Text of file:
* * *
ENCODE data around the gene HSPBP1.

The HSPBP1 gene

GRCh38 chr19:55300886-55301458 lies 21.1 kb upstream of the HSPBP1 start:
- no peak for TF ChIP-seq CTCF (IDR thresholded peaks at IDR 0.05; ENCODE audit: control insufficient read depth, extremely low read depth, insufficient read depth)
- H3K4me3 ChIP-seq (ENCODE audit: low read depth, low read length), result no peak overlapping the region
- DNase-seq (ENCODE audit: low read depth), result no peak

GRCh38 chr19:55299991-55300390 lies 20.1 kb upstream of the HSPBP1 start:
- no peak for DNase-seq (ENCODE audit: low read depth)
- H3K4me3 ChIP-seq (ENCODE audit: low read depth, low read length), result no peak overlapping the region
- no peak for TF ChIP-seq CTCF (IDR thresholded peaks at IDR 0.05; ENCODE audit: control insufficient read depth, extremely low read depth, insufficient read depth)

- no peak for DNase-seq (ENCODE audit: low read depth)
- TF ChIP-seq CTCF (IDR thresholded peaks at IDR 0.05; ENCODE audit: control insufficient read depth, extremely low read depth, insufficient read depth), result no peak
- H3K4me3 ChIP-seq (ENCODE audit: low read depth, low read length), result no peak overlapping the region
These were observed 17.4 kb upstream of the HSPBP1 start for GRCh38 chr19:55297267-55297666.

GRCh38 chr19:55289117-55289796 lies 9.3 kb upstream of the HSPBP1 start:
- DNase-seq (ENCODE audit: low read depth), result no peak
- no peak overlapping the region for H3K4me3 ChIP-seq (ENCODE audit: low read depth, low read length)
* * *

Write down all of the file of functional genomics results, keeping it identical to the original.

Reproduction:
ENCODE data around the gene HSPBP1.

The HSPBP1 gene

GRCh38 chr19:55300886-55301458 lies 21.1 kb upstream of the HSPBP1 start:
- no peak for TF ChIP-seq CTCF (IDR thresholded peaks at IDR 0.05; ENCODE audit: control insufficient read depth, extremely low read depth, insufficient read depth)
- H3K4me3 ChIP-seq (ENCODE audit: low read depth, low read length), result no peak overlapping the region
- DNase-seq (ENCODE audit: low read depth), result no peak

GRCh38 chr19:55299991-55300390 lies 20.1 kb upstream of the HSPBP1 start:
- no peak for DNase-seq (ENCODE audit: low read depth)
- H3K4me3 ChIP-seq (ENCODE audit: low read depth, low read length), result no peak overlapping the region
- no peak for TF ChIP-seq CTCF (IDR thresholded peaks at IDR 0.05; ENCODE audit: control insufficient read depth, extremely low read depth, insufficient read depth)

- no peak for DNase-seq (ENCODE audit: low read depth)
- TF ChIP-seq CTCF (IDR thresholded peaks at IDR 0.05; ENCODE audit: control insufficient read depth, extremely low read depth, insufficient read depth), result no peak
- H3K4me3 ChIP-seq (ENCODE audit: low read depth, low read length), result no peak overlapping the region
These were observed 17.4 kb upstream of the HSPBP1 start for GRCh38 chr19:55297267-55297666.

GRCh38 chr19:55289117-55289796 lies 9.3 kb upstream of the HSPBP1 start:
- DNase-seq (ENCODE audit: low read depth), result no peak
- no peak overlapping the region for H3K4me3 ChIP-seq (ENCODE audit: low read depth, low read length)